social networking profile) with regards to their felt perceptions
about how others are superior or inferior to themselves.
Still, however, even with all of the data available, it seems
that people’s networks, although globally available in a way
never before imagined, generally support very localized rela-
tionships (within driving distance). Rather than “the end of
geography” (Graham, 1998) as we know it, at this point it ap-
pears that while the availability helps one forge new connec-
tions, at its core, electronic social networking in many ways
continues to reflect the way things have historically been with
relationships online reflecting the connections one has in real
time. People continue to make comparisons of themselves in
relationship to others in the community. This study explores
what this researcher views as simply a newer mode of com-
munication and how participants perceive its role in supporting
or taking away from relationships. How close ties are to begin
with may play a role, as Gilbert (2012) suggested, in that the
perceived ease or difficulty may depend on the intimacy of the
relationship in the first place. It was suspected by this re-
searcher that, in the end, while technology changes at a rapid
pace as do the options available to communicate, the more in-
timate the relationship, the more likely the desire to prefer
face-to-face interaction. Although technology such as Skype
(free online video conferencing software) is easily accessible to
most users of social networking technology in their own homes,
most people at this point don’t prefer to use Skype to commu-
nicate “faux face to face” over other electronic means. Tak-
hteyev, Gruzd, and Wellman (2012) stated simply, “Social
contacts benefit from physical proximity” (p. 1). Physical ge-
ography then, of course, would have an effect on the perceived
ease of maintaining relationships via electronic means.
An online survey was distributed through Facebook via a
web-based platform, targeting ages 18 and over (Appendix A).
Participants were from 38 states in the United States and 24
participants resided outside of the United States. This sample
was heavily Caucasian and well educated. The survey consisted
primarily of closed-ended quantitative questions.
Of the 296 participants, 81 identified as male, 209 identified
as female, 1 identified as “other”, and 5 declined to answer the
question. During analysis, the researcher decided to eliminate
the responses from the participant who identified with the
“other” category in order to restrict the research analysis to two
sexes as opposed to three when exploring gender.
Copyright © 2012 SciRes.
Participants were asked to respond to 28 multiple-choice
questions by selecting a single answer they felt best reflected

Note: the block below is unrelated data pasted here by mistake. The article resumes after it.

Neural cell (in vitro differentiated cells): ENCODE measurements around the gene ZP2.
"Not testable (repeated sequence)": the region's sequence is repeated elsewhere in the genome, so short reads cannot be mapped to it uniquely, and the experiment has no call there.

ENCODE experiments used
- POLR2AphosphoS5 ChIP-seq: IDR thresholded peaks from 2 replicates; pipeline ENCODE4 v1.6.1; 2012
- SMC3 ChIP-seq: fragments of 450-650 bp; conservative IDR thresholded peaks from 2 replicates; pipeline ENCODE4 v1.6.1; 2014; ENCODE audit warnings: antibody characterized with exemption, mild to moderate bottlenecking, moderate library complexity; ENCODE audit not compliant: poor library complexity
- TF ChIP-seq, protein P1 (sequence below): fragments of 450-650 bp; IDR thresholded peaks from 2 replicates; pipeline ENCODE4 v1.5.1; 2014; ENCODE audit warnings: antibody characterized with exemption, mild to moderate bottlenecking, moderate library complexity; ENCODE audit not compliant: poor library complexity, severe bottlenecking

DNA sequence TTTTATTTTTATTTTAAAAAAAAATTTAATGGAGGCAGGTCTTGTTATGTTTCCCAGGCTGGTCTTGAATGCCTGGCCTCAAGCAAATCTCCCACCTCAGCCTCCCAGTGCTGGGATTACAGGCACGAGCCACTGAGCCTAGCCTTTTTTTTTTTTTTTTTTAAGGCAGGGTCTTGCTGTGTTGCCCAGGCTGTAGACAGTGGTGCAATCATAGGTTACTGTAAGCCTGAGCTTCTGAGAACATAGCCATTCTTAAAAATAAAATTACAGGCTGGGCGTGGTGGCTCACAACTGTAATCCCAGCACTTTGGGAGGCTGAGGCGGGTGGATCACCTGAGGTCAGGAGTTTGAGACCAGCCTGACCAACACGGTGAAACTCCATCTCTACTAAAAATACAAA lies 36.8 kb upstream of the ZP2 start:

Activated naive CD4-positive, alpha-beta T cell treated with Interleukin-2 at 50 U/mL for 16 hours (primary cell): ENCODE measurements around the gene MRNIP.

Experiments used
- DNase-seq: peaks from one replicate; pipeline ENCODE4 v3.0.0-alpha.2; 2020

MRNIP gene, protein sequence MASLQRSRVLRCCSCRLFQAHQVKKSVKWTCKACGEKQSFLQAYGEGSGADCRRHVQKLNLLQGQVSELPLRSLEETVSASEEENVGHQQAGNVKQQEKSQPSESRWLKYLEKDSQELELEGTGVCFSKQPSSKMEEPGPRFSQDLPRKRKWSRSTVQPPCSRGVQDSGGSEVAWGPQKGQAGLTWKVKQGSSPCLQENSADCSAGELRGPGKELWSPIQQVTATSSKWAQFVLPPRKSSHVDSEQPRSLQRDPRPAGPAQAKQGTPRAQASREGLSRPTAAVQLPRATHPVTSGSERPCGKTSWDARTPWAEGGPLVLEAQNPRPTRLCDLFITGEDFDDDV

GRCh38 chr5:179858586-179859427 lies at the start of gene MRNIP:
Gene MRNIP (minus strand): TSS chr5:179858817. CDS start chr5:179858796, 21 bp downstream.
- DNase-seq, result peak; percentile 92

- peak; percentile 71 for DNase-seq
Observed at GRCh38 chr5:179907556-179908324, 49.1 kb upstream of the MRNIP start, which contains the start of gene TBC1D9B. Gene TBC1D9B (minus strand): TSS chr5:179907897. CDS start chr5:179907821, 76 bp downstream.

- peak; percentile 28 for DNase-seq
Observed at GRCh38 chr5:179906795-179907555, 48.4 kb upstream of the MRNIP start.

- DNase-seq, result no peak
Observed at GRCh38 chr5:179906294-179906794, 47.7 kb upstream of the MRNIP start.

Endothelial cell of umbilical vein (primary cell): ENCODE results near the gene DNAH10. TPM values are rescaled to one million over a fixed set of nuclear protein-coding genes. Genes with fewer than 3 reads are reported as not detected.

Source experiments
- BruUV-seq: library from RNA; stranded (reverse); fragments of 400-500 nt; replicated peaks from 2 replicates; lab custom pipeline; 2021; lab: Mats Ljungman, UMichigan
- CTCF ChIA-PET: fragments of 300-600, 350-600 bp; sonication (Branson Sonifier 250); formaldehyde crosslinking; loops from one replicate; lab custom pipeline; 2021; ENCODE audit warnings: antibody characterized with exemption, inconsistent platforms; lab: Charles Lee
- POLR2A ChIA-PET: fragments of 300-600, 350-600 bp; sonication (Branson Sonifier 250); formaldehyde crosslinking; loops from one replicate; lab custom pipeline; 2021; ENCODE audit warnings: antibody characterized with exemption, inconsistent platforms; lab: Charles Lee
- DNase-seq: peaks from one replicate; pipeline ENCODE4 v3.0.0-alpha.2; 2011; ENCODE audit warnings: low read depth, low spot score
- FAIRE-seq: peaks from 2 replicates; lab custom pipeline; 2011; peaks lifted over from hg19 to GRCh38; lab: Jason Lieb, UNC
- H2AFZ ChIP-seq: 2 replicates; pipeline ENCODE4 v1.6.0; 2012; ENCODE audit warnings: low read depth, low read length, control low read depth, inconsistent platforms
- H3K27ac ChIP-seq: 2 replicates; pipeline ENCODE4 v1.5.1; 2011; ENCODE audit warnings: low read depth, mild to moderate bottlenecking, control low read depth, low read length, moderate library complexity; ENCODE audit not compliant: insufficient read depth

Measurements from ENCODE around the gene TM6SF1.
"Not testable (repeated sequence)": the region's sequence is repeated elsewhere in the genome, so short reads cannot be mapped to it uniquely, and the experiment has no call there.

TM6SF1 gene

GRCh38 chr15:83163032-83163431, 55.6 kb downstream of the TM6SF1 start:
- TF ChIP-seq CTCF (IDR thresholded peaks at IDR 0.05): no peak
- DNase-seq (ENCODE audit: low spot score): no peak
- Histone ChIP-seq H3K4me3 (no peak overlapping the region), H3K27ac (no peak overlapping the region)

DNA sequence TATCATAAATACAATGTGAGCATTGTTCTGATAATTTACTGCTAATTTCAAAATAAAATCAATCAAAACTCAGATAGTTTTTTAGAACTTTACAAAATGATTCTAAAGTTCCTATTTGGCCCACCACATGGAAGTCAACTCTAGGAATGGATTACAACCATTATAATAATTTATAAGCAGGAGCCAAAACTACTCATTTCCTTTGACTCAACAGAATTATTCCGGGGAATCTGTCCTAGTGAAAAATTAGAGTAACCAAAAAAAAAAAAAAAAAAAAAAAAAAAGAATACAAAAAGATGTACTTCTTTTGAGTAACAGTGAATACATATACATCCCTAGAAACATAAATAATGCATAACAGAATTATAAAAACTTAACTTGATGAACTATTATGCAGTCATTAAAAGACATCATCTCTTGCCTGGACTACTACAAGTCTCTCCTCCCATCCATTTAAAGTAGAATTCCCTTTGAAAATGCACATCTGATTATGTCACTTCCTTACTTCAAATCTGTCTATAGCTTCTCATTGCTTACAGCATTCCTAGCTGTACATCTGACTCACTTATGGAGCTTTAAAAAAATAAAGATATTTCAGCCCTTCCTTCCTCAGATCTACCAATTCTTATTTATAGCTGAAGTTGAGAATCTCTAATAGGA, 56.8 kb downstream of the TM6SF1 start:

their opinion and 1 open-ended question where they could de-
scribe their opinion in their own words with regard to how they
view the positive, neutral, or negative effects of technology on
their relationships. The survey was designed with a non-op-
tional informed consent agreement, which stated that partici-
pants must be age 18 or over to take the survey and made it
clear that the survey was completely voluntary and anonymous.
The survey included contact information for the Institutional
Review Board (IRB) as well as for the researchers so that par-
ticipants were able to pose questions, comments, or complaints
if needed. IP addresses were not collected, and with the excep-
tion of the informed consent agreement, every item was volun-
tary and could be skipped without interrupting the rest of the
survey. The snowball sampling technique was used to encour-
age Facebook users to repost the survey link on their pages to
further distribute the survey.
Twitter was used to further disseminate the survey, in addi-
tion to professional contact emails that went out to the re-
searcher’s network as a separate collector of data. Statistical
tests used were independent t tests, ANOVA, Levines, LSD,
Bonferonni, and Pplot. Descriptive statistics and chi square
were used to analyze results, using (SPSS) IBM 19.0 software.
Significance was set at p = > .05. However, there were many
instances of levels of p = .06 or p = .07 levels of significance,
which this researcher considered as borderline significance in
these findings and therefore reportable.
Geographical Location and Perceived Ease of
Friendship Maintenance Online
Statistical analysis on regional location in the United States
and its influence on the perception of friendship maintenance
was completed with ANOVA and LSD post hoc testing
(F[4,230] = 2.44, p = .04) and found that there were significant
dif- ferences between regional groups in the United States with
designations of West, Southwest, Southeast, Midwest, and
Northeast designations.
There was a statistically significant difference between par-
ticipants from the West with participants from the Midwest